• In reality, Pete is not an optimal target for philanthropy, and so the producer could do even better by selling the ticket for $1000 to Rich and then giving to their preferred charity.
  • No matter what the producer wants, they can do better by selling the ticket at market price. And no matter what we want as advocates for a policy, we can do better by allowing them to. (In fact the world is complicated and it's not this clean, but that seems orthogonal to your objection.)

This is still not the strongest argument that can be made, but it's better than the argument from your crucial premise. I think there are few serious economists who accept your crucial premise in the way you mean it, though many might use it as a definition of welfare (but wouldn't consider total welfare synonymous with moral good).

Comment author: persis 22 December 2017 02:37:51AM *  0 points [-]

I think the words 'write-up of their research and reasoning' in the OP imply something much more substantial.

Yes, you're right. I was thinking of a more detailed and substantial post on why the winner selected their charity / charities. Although it wouldn't have to be onerous, I expect one or two paragraphs with accomanying links to research would be good enough.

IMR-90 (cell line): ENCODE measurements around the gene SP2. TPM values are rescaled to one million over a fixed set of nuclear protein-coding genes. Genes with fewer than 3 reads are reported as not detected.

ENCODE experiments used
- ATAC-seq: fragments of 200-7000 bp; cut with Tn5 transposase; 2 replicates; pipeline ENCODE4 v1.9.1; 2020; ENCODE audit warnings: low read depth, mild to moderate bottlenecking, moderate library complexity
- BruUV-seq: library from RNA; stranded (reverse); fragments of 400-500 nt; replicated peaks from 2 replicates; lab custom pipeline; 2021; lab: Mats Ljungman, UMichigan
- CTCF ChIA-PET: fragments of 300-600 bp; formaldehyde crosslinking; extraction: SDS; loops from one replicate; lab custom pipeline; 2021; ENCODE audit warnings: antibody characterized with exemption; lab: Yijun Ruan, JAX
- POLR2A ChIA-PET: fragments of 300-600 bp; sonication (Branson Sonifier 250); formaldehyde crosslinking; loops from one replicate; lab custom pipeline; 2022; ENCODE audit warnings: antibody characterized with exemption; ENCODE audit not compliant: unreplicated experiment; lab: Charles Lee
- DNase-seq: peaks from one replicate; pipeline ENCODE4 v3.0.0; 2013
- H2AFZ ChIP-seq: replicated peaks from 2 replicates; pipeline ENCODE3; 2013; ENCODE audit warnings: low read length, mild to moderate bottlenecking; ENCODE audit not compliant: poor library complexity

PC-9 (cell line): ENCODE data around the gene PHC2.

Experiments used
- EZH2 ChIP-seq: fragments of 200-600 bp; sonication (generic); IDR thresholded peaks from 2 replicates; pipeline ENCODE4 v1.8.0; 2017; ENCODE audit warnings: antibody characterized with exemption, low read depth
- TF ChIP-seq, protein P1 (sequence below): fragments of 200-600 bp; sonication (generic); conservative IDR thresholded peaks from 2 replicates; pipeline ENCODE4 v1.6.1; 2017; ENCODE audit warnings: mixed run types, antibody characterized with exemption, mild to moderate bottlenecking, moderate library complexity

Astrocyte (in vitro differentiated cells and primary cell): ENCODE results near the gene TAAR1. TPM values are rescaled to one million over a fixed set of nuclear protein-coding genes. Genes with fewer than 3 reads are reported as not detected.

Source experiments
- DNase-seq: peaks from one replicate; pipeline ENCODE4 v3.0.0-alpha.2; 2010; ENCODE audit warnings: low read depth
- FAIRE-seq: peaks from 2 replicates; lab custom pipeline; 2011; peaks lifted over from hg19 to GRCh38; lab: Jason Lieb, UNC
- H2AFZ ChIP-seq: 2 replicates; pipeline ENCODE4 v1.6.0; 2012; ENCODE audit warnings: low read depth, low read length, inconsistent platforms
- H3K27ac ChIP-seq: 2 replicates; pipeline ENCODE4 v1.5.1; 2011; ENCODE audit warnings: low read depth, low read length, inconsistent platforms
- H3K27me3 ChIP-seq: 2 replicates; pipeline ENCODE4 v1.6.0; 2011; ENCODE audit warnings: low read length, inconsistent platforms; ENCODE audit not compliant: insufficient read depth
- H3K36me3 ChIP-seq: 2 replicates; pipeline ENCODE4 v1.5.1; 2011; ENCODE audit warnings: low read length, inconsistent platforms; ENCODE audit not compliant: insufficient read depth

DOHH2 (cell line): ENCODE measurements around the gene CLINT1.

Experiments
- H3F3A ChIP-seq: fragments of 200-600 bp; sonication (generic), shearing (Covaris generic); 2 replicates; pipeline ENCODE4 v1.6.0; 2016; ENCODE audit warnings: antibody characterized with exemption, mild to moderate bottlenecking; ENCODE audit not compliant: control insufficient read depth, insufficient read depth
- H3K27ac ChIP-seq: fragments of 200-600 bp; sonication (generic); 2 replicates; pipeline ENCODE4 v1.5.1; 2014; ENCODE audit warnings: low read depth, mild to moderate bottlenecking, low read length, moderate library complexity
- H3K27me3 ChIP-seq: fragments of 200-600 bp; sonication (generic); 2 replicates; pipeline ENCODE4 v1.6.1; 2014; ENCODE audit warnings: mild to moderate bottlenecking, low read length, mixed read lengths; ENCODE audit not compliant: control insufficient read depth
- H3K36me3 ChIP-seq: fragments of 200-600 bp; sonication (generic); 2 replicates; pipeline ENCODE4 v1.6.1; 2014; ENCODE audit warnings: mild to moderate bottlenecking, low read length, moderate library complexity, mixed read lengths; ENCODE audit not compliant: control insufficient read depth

In either case, I agree that it'd be bad for this to feel like a cost that stopped people entering, so I'm endorsing your phrasing, and I'll edit my previous message to point this out.

While I agree that deterring people from entering because of social pressure is not a good outcome, I'm not entirely sure I agree that the conclusion is that there's no expectation for the winner to share their reasoning. I place more value on the upsides of transparency than the potential downside of feeling social pressure, and I wonder if there isn't another way to alleviate the social pressure while still maintaining something like a "low bar" expectation for the winner to share their findings.